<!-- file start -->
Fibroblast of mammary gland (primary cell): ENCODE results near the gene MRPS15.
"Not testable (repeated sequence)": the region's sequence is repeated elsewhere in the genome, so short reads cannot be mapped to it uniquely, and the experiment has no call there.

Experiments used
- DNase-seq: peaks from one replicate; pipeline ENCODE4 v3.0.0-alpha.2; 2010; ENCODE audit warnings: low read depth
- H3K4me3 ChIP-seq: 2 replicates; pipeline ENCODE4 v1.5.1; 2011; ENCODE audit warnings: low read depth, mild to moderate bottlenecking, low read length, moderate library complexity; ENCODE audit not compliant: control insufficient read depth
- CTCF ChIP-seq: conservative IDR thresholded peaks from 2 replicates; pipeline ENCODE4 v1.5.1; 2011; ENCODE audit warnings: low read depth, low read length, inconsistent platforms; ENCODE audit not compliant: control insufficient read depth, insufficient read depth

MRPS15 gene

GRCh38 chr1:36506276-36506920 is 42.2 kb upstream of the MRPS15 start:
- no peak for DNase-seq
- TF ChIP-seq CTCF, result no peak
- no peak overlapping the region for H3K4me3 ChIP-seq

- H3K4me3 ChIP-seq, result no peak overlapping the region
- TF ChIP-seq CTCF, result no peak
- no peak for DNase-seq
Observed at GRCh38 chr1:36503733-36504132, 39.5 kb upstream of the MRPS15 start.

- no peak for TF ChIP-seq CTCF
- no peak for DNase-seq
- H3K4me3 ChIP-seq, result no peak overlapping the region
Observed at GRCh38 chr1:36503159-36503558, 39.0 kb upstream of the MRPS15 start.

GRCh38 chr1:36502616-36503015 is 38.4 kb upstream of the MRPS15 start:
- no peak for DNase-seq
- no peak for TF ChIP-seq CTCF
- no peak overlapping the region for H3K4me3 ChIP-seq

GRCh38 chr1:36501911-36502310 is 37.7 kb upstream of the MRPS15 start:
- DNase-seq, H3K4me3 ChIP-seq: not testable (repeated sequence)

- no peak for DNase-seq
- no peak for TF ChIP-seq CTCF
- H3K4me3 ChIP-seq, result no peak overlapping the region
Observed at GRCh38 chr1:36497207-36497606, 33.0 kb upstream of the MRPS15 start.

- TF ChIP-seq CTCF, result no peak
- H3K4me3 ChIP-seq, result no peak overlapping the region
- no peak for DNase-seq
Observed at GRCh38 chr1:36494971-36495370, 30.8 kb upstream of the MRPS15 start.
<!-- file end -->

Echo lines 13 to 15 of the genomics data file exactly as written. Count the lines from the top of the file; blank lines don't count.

- TF ChIP-seq CTCF, result no peak
- no peak for DNase-seq
Observed at GRCh38 chr1:36503733-36504132, 39.5 kb upstream of the MRPS15 start.